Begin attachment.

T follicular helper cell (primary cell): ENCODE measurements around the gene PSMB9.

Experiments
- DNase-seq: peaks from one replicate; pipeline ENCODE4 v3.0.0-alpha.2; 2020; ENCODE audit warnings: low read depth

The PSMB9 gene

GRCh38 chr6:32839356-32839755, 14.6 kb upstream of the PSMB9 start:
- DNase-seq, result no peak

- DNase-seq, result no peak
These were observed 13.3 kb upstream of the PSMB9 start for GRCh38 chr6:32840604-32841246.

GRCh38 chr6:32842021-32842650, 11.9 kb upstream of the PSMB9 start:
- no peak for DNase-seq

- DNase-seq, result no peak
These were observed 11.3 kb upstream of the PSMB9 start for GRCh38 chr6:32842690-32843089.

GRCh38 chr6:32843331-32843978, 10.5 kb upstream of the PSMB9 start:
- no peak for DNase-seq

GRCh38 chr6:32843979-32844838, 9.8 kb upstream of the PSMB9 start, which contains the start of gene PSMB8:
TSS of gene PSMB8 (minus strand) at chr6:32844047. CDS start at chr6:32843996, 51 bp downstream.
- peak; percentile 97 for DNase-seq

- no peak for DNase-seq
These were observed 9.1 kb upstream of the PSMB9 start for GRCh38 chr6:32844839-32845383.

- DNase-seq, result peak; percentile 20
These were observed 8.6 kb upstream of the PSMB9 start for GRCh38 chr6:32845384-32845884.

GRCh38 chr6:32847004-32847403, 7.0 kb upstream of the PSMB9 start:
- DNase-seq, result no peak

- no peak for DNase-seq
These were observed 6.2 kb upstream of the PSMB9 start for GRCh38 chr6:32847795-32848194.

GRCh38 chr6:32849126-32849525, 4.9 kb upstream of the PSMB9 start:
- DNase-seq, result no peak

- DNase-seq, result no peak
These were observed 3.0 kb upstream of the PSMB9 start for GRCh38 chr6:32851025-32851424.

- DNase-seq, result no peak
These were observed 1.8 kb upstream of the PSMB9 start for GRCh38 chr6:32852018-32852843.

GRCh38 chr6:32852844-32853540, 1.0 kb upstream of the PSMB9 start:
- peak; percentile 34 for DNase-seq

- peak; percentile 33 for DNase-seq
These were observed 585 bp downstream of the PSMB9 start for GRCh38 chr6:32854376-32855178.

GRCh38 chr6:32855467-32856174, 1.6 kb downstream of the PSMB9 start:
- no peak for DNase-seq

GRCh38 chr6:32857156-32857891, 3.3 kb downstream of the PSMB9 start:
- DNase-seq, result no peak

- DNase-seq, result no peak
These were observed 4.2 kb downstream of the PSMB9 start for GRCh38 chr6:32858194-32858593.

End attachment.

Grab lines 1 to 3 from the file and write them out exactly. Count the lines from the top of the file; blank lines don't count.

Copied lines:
T follicular helper cell (primary cell): ENCODE measurements around the gene PSMB9.

Experiments
- DNase-seq: peaks from one replicate; pipeline ENCODE4 v3.0.0-alpha.2; 2020; ENCODE audit warnings: low read depth